The next day we woke up early, eager to get to our destination the Golden Rock pagoda. The Golden Rock Pagoda is one of the most important sites in Buddhism. The is a pagoda that built on top of a giant rock which balances on a tiny contact point over a mountain face that is over 3000 ft above sea level.
On the way to the monastary our tour guide showed us a couple of sights. The first was a memorial dedicated to the Commonwealth POW soliders who died building death railway. This story was immortalised in the story Bridge on the River Kwai. The last was a small village where they were doing some poetry with traditional methods.
The drive took us 4 hours on roads which took us across rivers, through rice fields and railway tracks. It was some truly picturesque scenery, it just kept getting better and better especially when we got near the hill side. We had driver by car all the way from Yangon but once we reached the base camp we to a truck which could go up some of the steep mountain roads. After a rather windy drive up the mountain which my mother compared to a roller coaster we had reached the top of the mountain. After the adventurous truck ride we walked to our hotel and freshened up a little prior to our visit to the pagoda. Whilst walking to the pagoda we walked past some street vendors selling a myriad of items. The fragrance of the deep fried samosas caught my attention. Typically my mother wouldn’t agree to me purchasing such food as it usually causes “stomach issues” but she agreed but only after we visited the pagoda. The pagoda site was incredibly crowded as it was filled with devotees who were camping overnight. such that they could give their offerings for the morning prayer and to get a glimpse of the picturesque sunset.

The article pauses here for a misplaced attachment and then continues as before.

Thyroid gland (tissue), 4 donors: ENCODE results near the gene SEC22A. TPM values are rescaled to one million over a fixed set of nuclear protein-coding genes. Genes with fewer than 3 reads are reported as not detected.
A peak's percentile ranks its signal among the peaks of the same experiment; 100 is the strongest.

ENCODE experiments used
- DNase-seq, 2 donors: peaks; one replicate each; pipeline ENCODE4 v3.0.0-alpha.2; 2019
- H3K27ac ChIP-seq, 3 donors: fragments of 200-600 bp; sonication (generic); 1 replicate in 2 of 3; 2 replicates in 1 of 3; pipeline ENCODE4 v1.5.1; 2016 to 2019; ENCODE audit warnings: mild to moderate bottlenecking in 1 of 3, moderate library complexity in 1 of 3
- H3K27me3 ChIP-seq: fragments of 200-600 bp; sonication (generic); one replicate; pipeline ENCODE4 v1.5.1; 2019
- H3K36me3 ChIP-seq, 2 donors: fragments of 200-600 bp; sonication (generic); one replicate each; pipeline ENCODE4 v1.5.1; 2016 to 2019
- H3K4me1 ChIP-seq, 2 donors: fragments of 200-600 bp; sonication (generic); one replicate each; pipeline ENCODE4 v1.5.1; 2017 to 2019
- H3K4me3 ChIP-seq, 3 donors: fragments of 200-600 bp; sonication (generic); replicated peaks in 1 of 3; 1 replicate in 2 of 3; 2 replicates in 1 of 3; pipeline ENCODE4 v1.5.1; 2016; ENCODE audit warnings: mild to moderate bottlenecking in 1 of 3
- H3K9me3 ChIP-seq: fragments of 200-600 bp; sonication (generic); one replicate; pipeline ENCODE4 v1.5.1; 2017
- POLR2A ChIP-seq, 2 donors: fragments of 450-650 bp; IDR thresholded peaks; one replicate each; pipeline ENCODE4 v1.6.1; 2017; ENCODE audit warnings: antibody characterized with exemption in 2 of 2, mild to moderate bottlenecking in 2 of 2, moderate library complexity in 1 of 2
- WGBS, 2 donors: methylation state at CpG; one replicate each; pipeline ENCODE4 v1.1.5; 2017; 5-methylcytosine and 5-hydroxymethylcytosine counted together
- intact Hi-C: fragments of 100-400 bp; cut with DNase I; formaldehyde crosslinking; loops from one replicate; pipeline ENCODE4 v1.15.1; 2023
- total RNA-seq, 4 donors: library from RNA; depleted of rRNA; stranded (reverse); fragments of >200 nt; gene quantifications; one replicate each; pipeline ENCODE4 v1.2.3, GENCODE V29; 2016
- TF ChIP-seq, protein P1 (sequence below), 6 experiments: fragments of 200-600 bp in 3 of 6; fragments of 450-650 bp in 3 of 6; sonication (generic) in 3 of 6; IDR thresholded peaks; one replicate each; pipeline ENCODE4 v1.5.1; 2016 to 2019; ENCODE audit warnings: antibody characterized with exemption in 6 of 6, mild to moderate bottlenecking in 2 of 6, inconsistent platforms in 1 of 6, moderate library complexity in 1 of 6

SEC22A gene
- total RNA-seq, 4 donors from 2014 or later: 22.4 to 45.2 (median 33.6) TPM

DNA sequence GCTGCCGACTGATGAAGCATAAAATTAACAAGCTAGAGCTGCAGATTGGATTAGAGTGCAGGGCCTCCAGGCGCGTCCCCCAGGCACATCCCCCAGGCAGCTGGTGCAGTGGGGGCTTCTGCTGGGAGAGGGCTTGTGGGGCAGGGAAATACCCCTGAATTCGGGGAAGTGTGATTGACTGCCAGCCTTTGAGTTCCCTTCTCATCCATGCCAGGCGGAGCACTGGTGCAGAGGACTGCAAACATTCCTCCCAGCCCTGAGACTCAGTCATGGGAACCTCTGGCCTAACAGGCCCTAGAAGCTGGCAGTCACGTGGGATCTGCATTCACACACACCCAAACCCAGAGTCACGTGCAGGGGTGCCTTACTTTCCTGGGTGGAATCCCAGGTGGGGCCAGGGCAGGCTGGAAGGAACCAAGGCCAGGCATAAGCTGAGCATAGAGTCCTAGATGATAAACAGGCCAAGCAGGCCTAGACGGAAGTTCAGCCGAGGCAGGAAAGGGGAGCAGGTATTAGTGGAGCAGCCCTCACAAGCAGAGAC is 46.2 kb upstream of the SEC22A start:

We spent some time around that area and soon went to a cafe to have some Burmese tea and Samosas. Surprisingly the samosas didn’t cause any of the aforementioned “stomach issues” they tasted really good, the tea helped to wash down any after taste. The tea reminded me a lot of the traditional ‘teh’ we get back in Singapore. The main difference was that the Burmese tea was a tad more bitter, considering there wasn’t any sugar in the tea.
After the tea and samosas we stayed in the main area to wait for the sunset it was beautiful the site. We would not only see the gold of the pagoda glistening in the sunlight but the river we crossed earlier along with the low laying clouds. I was in complete shock and awe of the place. The magic of the beauty which I fell in love with ten years ago had came back and it was amazing.
After the sunset we went back to the hotel to have dinner where our guide had managed to order us some noodle soup and I had ordered a customary Myanmar Beer. The noodle soup had help to keep us warm from the cold mountain air and after the dinner we got an early night to wake up early for the sunrise.